Of all of the DC Universe DTVs to come out to date Green Lantern: First Flight seems to be the least talked about. Perhaps it’s because we knew it’d been in production for a while now, but the overall anticipation for this film has been less intense among fans than the previous outing (Wonder Woman). With a live-action Green Lantern flick all but ready to start production, this animated outing is a nice way to prepare audiences for those not familiar with the DC Comics character, although those expecting a complete origin story should look elsewhere. After delving into the origins of Hal Jordon in Justice League: The New Frontier the DC Universe crew opted not to do a full retread of his beginnings and, instead, nearly have his entire origins wrapped up by the time the introductory credits begin to roll.
When Hal Jordan first becomes a Green Lantern, he is put under the supervision of senior Lantern, Sinestro, only to discover that his so-called mentor is part of a secret conspiracy that threatens the entire Green Lantern Corps.
The synopsis given for this film is simple, but quite frankly it sums up the film succinctly and perfectly. Despite not being an origin story, it’s still very much a beginners journey (hence the whole First Flight moniker after all). This causes issues (for me, anyway) that I’ll get into later, but as far as stories go the early descriptor of “intergalactic cop story” is fairly apt. I forget which one of the producers described it as such or where that was mentioned the first time, but it stuck with me with all of the press releases and interviews that were released for the film. As such I was already prepared for a film that wasn’t tied to Earth…which may be the best way to step into this film, as it in no way feels like a mere elongated episode of a past DC TV series or anything of the sort.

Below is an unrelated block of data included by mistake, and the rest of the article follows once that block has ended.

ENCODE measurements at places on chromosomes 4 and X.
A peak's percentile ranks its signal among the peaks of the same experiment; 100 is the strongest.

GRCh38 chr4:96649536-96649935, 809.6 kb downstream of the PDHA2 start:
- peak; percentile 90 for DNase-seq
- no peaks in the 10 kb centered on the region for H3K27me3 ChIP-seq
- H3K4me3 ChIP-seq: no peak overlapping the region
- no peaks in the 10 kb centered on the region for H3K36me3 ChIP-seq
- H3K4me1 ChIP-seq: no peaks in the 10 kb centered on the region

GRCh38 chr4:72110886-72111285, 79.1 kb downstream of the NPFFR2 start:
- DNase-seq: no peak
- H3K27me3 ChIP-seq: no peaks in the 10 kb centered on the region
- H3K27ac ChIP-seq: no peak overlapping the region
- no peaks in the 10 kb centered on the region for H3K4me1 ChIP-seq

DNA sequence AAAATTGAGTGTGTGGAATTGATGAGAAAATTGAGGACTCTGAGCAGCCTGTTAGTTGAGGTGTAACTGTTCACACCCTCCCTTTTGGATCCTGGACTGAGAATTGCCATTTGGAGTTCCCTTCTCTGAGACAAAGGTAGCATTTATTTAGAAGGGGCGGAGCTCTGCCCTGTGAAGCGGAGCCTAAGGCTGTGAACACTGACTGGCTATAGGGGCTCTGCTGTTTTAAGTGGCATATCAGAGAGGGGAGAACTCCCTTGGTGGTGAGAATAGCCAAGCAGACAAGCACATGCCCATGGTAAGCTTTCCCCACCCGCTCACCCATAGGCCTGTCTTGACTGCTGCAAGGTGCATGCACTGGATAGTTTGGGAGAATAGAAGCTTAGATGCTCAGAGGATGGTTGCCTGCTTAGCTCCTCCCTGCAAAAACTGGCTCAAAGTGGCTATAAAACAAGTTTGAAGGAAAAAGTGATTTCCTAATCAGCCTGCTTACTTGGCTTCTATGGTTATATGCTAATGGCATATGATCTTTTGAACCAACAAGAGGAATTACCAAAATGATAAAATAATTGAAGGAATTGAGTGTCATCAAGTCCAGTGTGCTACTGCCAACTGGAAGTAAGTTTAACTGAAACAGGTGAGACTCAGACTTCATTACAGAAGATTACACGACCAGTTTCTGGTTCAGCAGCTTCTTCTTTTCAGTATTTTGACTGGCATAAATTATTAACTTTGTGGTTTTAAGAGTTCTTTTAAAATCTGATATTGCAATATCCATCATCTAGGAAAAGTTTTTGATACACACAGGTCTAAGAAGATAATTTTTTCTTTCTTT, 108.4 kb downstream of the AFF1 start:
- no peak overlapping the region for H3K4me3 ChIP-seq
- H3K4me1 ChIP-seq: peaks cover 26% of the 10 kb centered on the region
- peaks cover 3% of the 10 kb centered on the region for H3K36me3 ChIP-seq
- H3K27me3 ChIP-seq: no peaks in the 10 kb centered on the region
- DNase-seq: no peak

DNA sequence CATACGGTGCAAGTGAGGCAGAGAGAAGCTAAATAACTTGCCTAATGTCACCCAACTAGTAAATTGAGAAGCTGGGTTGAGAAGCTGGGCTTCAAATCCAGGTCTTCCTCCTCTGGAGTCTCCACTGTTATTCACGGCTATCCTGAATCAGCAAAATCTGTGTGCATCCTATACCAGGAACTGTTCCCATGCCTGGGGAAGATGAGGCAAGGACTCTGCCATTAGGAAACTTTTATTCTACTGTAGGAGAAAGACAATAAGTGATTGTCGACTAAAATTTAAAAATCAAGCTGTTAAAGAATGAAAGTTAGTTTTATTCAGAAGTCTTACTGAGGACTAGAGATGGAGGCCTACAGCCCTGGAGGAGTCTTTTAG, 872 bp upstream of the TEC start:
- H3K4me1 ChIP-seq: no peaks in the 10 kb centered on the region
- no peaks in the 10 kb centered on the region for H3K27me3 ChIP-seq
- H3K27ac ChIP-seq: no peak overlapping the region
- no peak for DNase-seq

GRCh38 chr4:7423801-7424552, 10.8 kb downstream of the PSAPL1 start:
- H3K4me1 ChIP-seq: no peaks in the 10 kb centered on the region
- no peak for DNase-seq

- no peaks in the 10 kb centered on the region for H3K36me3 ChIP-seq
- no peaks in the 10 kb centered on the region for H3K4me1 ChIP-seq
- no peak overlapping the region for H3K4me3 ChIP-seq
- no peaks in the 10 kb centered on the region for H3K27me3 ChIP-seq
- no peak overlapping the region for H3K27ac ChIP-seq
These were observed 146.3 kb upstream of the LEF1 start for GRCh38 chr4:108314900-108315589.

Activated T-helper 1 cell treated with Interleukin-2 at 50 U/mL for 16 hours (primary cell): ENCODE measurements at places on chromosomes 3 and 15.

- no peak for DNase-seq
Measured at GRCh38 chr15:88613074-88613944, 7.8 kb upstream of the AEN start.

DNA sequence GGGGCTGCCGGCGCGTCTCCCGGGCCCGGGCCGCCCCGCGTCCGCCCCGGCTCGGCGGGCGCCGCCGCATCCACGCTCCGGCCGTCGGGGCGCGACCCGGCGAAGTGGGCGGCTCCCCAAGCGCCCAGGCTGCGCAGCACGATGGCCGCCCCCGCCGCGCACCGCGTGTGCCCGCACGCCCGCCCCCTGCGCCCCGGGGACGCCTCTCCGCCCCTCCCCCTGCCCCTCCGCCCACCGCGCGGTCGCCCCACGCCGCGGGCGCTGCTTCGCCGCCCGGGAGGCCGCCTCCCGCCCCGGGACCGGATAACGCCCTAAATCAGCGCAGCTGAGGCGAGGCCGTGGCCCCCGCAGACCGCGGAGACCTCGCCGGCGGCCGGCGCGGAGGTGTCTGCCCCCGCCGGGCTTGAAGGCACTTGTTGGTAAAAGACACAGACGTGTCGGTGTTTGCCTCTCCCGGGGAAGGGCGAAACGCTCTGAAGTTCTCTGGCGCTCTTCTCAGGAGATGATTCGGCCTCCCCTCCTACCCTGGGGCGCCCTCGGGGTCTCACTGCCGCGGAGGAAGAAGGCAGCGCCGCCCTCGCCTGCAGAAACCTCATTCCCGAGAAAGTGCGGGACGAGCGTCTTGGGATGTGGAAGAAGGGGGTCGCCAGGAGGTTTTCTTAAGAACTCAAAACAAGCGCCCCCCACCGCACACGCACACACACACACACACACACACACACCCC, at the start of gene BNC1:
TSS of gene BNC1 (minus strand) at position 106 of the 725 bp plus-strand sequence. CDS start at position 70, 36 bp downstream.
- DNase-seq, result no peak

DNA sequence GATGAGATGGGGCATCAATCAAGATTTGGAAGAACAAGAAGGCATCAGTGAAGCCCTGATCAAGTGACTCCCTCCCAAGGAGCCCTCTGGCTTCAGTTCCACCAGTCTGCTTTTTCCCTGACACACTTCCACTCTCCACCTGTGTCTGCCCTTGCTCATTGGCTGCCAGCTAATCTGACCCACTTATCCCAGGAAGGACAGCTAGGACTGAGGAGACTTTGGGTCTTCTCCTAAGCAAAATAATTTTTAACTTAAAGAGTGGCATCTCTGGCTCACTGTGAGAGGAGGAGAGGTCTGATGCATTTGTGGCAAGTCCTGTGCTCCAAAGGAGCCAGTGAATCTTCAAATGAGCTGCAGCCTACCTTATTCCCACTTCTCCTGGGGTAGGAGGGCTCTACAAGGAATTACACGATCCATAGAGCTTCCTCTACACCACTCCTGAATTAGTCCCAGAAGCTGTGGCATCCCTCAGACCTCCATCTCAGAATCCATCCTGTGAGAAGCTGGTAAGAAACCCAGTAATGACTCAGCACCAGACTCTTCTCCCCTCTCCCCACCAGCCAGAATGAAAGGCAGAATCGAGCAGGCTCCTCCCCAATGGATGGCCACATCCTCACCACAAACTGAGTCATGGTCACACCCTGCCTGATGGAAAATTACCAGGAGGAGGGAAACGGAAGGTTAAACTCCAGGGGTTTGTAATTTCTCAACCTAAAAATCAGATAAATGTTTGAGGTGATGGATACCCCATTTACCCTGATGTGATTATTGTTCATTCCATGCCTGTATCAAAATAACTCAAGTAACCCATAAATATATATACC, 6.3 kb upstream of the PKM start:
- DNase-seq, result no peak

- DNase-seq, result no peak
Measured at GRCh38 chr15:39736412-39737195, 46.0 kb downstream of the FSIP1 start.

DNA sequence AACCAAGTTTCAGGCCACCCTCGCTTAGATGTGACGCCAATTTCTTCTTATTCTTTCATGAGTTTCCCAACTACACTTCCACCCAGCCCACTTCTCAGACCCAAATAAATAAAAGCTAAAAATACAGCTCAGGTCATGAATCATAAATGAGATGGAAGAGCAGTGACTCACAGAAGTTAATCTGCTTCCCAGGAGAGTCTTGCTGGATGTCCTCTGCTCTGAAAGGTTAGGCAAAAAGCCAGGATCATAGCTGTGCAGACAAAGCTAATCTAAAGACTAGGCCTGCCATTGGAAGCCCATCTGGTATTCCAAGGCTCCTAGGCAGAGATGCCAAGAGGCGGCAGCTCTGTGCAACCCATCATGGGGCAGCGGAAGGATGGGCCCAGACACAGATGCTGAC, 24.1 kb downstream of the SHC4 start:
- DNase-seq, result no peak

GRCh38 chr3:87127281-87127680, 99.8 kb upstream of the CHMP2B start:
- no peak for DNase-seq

With each one of these DC Universe films it’s easy to sit down and write a review immediately praising the films more “adult” themes and tones and it seems with each film I write almost exactly that…so it annoys me that I have to write the same thing again. In an interview with writer Alan Burnett he said that he knew the audience he was writing for from the start and as such he chose to “push the envelope” for that audience right from the start, noting that you could always “pull back later.” This isn’t all that hard to believe when watching the film as there never really once feels like any kind of pandering to younger audiences; the closest we get is a few glances from Kilowog or squirlish chatter from Ch’p, but never from our main characters. Hal Jordan rarely cracks a joke or says some corny catch phrase in accordance with a construct he created with his ring; he mostly just lets his prior comments fuel his later actions. To give you an example there’s a part in the film where he states that he’s dealing with a “bug problem;” he later unleashes a giant fly swatter and giant shoe to deal with them. They’re visual gags, but it’s hard to call these childish as that’s just the character of Jordan (something I heard relentlessly as Justice League/Unlimited was on the air and complaints that John Stewart wasn’t creative with his constructs).